Park said, however, the party will instruct lawmakers to be more careful about what they say.

 

Original article can be found here.

In the News – Students Targeted for Rocket ‘Rumors’

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In the News – Students Targeted for Rocket ‘Rumors’

North Korea detains university students over a failed rocket launch.

North Korean students work on their computers at Kim Il Sung University in Pyongyang, April 11, 2012.

Authorities in North Korea are hunting down college students suspected of “spreading rumors” about a recent failed rocket launch amid warnings the reclusive state may stage a nuclear test.

North Korea defied international warnings and fired a long-range rocket on April 13 saying that it would carry a satellite into space, but the rocket crashed into the sea just minutes after takeoff, drawing condemnation from the U.S. and its allies who called the act a “provocative” move.

New leader Kim Jong Un had shrugged off international concerns and pushed ahead with the launch in conjunction with the 100th birthday of his grandfather Kim Il Sung, the deceased founder of the state.

Now, according to students, security personnel at some universities in North Korea are being instructed to take those who talk about the rocket failure into custody.

“The authorities are hunting down students who have spread rumors about the failed launch of the Kwangmyung-sung-3 [satellite] at the Hoeryong Teacher Training College (now renamed Kim Jong Suk Teacher Training College),” said one student from North Hamyong province, who spoke on condition of anonymity. Continue reading

In the News – N.Korean Dynasty’s Authority Challenged

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In the News – N.Korean Dynasty’s Authority Challenged

Major structures built to promote the personality cult of North Korea’s Kim dynasty have been damaged as isolated pockets of resistance begin to grow, according to reports. A statue of Kim Jong-suk, former leader Kim Jong-il’s mother, in Hoeryong, North Hamgyong Province was damaged in October and a monument in Pyongyang was destroyed in April last year.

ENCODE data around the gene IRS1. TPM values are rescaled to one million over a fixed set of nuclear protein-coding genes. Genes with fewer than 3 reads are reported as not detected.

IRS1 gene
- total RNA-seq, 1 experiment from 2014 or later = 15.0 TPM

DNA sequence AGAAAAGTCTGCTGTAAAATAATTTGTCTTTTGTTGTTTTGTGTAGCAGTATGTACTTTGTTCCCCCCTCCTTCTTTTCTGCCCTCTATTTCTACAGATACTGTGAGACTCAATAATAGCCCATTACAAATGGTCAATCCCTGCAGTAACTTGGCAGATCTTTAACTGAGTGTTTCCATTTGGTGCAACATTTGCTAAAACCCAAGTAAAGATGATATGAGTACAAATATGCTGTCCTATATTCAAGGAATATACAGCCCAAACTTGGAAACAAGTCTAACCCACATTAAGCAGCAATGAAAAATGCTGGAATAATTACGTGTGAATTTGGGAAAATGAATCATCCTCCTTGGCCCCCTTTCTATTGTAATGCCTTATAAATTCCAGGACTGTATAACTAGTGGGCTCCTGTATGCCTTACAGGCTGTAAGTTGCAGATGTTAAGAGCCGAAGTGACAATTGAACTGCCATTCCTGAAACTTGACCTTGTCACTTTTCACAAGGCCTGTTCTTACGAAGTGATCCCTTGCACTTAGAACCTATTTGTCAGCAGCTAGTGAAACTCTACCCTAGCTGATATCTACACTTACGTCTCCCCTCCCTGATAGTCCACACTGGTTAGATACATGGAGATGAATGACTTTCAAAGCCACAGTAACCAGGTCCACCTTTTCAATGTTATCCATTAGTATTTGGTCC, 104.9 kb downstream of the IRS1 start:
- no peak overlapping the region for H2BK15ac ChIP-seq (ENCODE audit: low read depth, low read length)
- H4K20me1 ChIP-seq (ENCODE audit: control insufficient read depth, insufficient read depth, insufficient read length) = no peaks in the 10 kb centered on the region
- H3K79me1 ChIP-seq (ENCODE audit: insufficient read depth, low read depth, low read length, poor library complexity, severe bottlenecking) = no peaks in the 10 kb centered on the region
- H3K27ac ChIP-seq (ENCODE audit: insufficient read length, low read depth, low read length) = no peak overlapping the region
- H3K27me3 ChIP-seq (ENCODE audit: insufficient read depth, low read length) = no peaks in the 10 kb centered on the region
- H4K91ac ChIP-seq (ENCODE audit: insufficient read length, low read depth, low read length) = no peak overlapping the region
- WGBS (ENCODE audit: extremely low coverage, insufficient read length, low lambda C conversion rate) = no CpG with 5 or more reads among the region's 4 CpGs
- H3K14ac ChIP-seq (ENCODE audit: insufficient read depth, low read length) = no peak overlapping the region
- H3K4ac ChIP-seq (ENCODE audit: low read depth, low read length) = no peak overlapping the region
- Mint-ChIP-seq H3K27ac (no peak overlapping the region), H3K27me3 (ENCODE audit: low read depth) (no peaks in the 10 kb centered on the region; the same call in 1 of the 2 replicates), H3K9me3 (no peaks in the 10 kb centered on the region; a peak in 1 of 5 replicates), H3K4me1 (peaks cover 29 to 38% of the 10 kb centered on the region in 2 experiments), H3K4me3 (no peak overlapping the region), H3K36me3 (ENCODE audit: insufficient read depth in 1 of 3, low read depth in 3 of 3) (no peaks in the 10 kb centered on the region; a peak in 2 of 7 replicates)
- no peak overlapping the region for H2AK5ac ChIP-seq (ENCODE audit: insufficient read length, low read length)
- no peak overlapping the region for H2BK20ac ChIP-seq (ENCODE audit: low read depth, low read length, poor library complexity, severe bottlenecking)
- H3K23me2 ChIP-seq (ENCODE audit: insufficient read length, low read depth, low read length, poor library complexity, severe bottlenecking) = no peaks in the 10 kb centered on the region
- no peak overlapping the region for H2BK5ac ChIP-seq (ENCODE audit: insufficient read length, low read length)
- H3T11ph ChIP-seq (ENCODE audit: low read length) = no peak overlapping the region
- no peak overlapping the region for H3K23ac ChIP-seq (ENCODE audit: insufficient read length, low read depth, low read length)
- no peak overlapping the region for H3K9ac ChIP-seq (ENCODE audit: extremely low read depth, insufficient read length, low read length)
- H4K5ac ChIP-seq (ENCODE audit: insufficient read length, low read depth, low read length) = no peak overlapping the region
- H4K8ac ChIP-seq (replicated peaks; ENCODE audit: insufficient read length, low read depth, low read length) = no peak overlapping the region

Based on information from domestic and foreign intelligence agencies, Saenuri Party lawmaker Yoon Sang-hyun said on Sunday, “The Kim Jong-un regime has witnessed several events challenging the authority of regime founder Kim Il-sung and his family.” Continue reading

“Why are you here?”: The Quintessential Question about North Korean Human Rights

The Interns this summer for the Ministry of Unification, especially the foreigners, were always met with some intrigue as to how we learned about the issue of North Korean Human Rights, Unification of the Korean Peninsula, and why we decided to get involved. Since many of us had learned about the issue through our Korean friends or student organizations back in the states, I had not realized what a unique position we were in as American ambassadors on the topic due to the specificity of the issue. However, to other interns and me, it hadn’t seemed like such a niche topic at all. Rather, it was something that was connected to American history and was a general area of interest for those committed to protecting human rights and liberties. I had only formally learned about North Korea in the context of it being a national security threat to America, but it also seemed to be, equal to Africa and other regions that are the center of charity and social entrepreneurship against poverty and starvation, an area that deserved attention for the low living standards of its citizens. Continue reading